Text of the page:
Even if you do not work in an emergency setting, emergencies will inevitably arrive at the doorstep of your daytime practice.
It is important to recognize an emergency, and more importantly a critical patient, so that immediately life-threatening problems can be quickly addressed.
Technicians are often the first point of contact with pet patients and should know how to appropriately assess a patient to know if it is stable. If a pet is not stable and in a life threatening condition, the veterinarian should be immediately contacted and the patient should receive immediate medical attention.
What should I do as a veterinary technician?
1) DON’T PANIC. It is important to remain calm in an emergency situation. Remaining calm allows you to think more clearly which will allow you to take the proper steps in assisting the veterinarian.
2) When approaching a potential critical patient, first address the owner while you begin checking on the patient. “Hello, my name is Jane and I am here to help you with your dog”. Check the pet’s gum color, mentation, any wounds, and respirations. Try to ascertain a basic history to find out what happened to the pet and obtain information from the owners during your assessment.
3) Respiratory distress is one of the most important problems to recognize. If the pet has pale or bluish gums or is having difficulty breathing, this is an immediate emergency. Tell the owner that you are concerned about their pet and will take their pet and start oxygen while getting the veterinarian ASAP.
4) Most veterinarians will likely want you to place an IV catheter when a patient is truly critical so that IV access is immediately available. Talk to your staff and determine a plan for this type of instance. After the pet has been addressed initially, another staff member should discuss CPR status for the pet and determine the owner’s wishes for resuscitation should cardiac arrest occur. Some places may require a financial emergency deposit so that emergency care can be started. After the patient has been assessed by the veterinarian, a real estimate can be provided that will address what treatment and diagnostics the pet will need. The veterinarian will speak with the owners as soon as possible once stabilization of the patient has begun to inform them more about cost, potential outcomes, and prognosis for their pet’s situation.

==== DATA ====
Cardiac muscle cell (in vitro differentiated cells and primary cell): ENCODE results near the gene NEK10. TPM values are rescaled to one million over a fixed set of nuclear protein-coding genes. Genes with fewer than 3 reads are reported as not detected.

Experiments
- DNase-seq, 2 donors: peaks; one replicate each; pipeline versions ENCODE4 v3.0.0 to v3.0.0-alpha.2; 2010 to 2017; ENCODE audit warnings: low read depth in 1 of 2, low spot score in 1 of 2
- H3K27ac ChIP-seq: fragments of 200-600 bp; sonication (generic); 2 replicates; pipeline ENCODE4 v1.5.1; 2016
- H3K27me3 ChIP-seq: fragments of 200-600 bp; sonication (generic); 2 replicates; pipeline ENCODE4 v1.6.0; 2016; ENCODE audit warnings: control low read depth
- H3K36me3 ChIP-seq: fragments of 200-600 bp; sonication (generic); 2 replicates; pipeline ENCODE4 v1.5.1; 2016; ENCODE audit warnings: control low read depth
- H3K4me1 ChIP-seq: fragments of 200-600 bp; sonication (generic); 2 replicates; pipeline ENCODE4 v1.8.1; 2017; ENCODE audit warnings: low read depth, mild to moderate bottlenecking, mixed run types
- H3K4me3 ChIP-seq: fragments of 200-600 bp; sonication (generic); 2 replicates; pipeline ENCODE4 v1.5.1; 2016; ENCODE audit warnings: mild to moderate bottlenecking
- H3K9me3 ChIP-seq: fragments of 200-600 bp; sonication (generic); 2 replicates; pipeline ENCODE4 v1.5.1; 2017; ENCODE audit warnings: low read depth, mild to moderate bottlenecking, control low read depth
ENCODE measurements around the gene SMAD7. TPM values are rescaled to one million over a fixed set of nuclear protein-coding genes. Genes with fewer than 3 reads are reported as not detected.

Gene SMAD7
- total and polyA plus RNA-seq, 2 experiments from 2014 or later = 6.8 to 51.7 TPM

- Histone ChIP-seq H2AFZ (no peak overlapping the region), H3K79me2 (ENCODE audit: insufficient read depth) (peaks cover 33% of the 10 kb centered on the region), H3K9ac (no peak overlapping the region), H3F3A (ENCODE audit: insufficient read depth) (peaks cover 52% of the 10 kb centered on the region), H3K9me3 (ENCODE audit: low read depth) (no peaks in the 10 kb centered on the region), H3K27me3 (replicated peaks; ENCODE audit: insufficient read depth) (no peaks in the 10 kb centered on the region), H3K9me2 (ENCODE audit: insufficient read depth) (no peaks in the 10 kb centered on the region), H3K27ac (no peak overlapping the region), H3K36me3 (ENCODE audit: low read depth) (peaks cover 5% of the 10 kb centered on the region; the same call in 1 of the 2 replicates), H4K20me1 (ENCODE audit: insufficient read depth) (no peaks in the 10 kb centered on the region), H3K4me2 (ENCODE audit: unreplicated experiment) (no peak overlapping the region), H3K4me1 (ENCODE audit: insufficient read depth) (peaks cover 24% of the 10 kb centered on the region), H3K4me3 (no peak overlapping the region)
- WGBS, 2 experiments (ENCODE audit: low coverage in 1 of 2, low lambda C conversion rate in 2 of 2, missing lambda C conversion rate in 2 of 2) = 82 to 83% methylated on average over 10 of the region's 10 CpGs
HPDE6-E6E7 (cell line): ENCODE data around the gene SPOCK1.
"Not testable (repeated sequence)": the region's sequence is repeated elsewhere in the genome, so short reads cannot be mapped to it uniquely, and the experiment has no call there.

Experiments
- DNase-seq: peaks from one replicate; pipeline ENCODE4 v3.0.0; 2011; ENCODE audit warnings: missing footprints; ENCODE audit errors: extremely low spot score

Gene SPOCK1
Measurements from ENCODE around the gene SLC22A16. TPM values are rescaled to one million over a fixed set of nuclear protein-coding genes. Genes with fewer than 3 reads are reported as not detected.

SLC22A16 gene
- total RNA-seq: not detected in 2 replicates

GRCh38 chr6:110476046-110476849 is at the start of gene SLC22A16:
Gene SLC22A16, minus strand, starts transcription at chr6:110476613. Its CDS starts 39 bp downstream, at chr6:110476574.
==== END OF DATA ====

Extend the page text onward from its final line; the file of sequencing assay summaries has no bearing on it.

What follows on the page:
Triage is essentially determining which patient is the most critical and caring for them first. The following is a list of critical patients.
Determine the order of triage:
a) 8 yr male neutered dog, hit by a car. Has a wound in the back left leg. Gums are pink and the dog is ambulatory.
b) 4 yr male neutered cat. Extremely weak, not ambulatory. History of straining in the litter box the day prior and not passing urine. Gums are pink.
c) 2 yr female spayed dog. Playing in the backyard and swollen face when she came inside. The owner saw a bee outside earlier. Gums are pink, dog is a little depressed but alert, heart rate is 120, normal respirations.
d) 7 week old female Chihuahua puppy. Hasn’t eaten all day. Wobbly when walking, temperature is 99.9, gums are a little pale. No history of vomiting or diarrhea.
e) 10 yr male neutered dog. Had a seizure that lasted about 2 minutes this morning. Vitals are normal.
Patients should be treated in this order:
1) The cat who is not urinating and is weak is the most critical. Even though technicians do not diagnose patients, it is important to know about urethral obstructions in male cats. If
they get blocked, the potassium in the blood stream climbs and puts them at risk for cardiac arrest. The pressure and obstruction need to be relieved ASAP.
2) The tiny puppy that is wobbly and hasn’t eaten may have a low blood sugar and should also be seen ASAP. Notify the vet and ask for instructions. You can likely tend to this puppy while the vet is working on the obstructed cat. He/she may request a blood sugar and ask you to give some oral dextrose or offer a canned food until the pet can be examined.
3) The dog with the swollen face is likely having an allergic reaction. This could be life- threatening and if the dog was collapsed may need to be triaged first. The dog listed in this
scenario has normal gum color and has normal vitals, so this dog is stable despite the appearance of the swollen face. Also, watch for respiratory distress in a dog such as this. The swelling can also cause inflammation in the throat region and could cause respiratory problems.
4) The hit by car patient is apparently stable despite his wound and trauma. (A patient who is hit by a car and is having respiratory distress should be triaged first.) Respiratory distress is always an emergency!!!
5) The dog who had a seizure yesterday is stable and should be seen last. (A dog that is actively seizing should be triaged first).
What if a hit by car pet in respiratory distress and an actively seizing dog arrive simultaneously? Put the respiratory distress patient on oxygen and try to calm them. The seizures need to be stopped first.
As you can see, many scenarios may occur. Luckily, unless you work in an emergency practice, you will rarely see this many critical simultaneous emergencies. The best thing to do is to assess each patient, notify the veterinarian of their status, and follow instructions to help get all patients treated in a timely manner.